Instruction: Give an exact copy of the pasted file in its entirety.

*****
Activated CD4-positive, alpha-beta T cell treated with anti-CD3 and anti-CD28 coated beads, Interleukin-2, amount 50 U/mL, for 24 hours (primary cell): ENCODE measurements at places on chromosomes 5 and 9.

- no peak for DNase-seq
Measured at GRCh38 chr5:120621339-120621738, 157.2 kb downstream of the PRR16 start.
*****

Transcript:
Activated CD4-positive, alpha-beta T cell treated with anti-CD3 and anti-CD28 coated beads, Interleukin-2, amount 50 U/mL, for 24 hours (primary cell): ENCODE measurements at places on chromosomes 5 and 9.

- no peak for DNase-seq
Measured at GRCh38 chr5:120621339-120621738, 157.2 kb downstream of the PRR16 start.